‘Artistic Style Is a Mirror of the Soul’
A personal exhibition of Alexander Dzhikia, Professor the HSE School of Art and Design and Supervisor of the School’s track in Environmental Design, is now open at HSE ART GALLERY. HSE News Service spoke with the artist about how to search for one’s own style and why our environment needs to be designed by professionals.
The displayed works of Alexander Dzhikia are executed in a range of genres, including graphics, installations, objects, and photographs. For the exposition creator, as he himself says, art has no limits. He has been painting, writing poetry, and creating graphics for decades.
‘If a person has a wide range of interests and he knows a lot (not only in terms of art), then his works will also be wide-ranging and reflect his identify. After all, an artist’s style is a mirror of his soul. When searching for one’s own style, it’s more important to discover yourself than to search for your method,’ says Dzhikia.
The exhibition showcases the artist’s earliest works—his first attempts of honing his own artistic language. Despite the fact that these works, in the artist’s opinion, are ‘inept’, they bear a trace of his identity and contain a special energy of youth.
‘In the 1980s, for us students, the artists who were exciting were the artists who had already long ceased to be so in the West. You can’t explain this effect of belated time to the internet generation, but we were inspired by the avant-garde of the 20s. We loved Picasso and Rodchenko, who were long “out of date” there,’ says the artist.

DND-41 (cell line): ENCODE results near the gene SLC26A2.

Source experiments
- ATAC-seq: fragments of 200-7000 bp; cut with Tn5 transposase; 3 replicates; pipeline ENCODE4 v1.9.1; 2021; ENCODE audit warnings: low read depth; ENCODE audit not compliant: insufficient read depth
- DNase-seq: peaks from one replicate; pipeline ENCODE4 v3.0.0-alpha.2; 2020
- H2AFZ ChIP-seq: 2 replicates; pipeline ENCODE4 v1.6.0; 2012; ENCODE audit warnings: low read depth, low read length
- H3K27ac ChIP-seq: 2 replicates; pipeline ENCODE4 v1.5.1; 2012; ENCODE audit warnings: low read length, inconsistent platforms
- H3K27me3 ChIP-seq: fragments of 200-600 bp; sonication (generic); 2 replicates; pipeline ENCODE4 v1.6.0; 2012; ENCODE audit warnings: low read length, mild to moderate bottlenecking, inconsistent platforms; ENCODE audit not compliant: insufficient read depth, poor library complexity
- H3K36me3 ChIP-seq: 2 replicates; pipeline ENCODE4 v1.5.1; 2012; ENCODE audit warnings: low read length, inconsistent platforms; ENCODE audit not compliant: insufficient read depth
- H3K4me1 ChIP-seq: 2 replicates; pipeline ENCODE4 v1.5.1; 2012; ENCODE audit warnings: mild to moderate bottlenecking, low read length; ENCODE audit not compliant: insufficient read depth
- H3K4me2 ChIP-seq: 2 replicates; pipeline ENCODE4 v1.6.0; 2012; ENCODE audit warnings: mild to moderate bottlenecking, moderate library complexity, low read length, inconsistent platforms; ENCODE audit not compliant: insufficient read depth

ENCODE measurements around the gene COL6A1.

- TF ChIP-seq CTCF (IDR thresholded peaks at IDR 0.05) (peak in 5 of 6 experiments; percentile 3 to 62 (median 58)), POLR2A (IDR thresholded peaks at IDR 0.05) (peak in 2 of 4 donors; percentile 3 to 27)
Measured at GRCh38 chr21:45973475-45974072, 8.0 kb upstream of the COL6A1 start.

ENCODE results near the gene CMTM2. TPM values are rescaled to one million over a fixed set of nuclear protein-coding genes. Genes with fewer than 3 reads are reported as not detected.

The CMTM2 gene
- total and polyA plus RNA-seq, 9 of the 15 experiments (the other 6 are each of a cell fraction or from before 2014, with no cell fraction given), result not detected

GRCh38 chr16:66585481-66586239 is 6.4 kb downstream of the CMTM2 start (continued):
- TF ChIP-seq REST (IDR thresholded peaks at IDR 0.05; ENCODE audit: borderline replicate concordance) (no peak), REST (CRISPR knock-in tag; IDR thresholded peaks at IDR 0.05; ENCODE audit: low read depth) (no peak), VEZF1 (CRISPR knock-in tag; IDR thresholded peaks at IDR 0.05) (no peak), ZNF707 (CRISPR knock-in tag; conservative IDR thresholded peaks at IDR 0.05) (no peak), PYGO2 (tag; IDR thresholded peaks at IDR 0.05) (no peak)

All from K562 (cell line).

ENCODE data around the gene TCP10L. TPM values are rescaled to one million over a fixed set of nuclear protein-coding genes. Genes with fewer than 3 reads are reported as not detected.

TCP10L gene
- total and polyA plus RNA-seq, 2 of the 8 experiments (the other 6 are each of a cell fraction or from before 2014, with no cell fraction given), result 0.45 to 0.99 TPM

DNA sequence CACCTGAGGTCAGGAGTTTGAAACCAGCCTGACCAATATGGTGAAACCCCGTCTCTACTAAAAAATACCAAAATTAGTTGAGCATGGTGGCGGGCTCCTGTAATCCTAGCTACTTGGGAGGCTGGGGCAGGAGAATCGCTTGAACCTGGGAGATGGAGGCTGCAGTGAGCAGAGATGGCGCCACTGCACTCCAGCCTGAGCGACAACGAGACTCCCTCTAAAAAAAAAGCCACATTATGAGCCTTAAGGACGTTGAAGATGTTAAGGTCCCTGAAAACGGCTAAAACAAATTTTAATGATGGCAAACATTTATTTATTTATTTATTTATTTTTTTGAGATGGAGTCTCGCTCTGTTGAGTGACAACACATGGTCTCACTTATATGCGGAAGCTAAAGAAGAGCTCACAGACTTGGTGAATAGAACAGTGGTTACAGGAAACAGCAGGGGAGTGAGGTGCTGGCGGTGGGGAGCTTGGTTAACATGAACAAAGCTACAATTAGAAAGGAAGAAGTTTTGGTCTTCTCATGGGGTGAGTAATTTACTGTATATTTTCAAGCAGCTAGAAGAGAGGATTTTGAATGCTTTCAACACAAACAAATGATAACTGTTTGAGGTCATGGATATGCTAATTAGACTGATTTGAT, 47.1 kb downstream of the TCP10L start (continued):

According to the artist, his works of this period are quite independent: he didn’t look at foreign art magazines, and was by and large not familiar with current western art. ‘However, even back then the world was one and the same ideas were in the air. If I had ended up in New York during those years, I would have been close to the punk expressionists like Jean-Michel Basquiat. Only even then, I probably would have been a little more educated and a bit more cheerful.’
The works of this period (the early 80s) reflect the life of the author and his friends. Students who visited the exhibition shared their impressions of the professor’s work.
‘I’ve been wanting to see Professor Dzhikia’s exhibition for a long time, since I’ve seen his works online. His work is unusual. Very few artists render forms like him. I like how he depicts people. These are magnificent pieces,’ says Liza Goncharova, a second-year student of the Environmental Design track.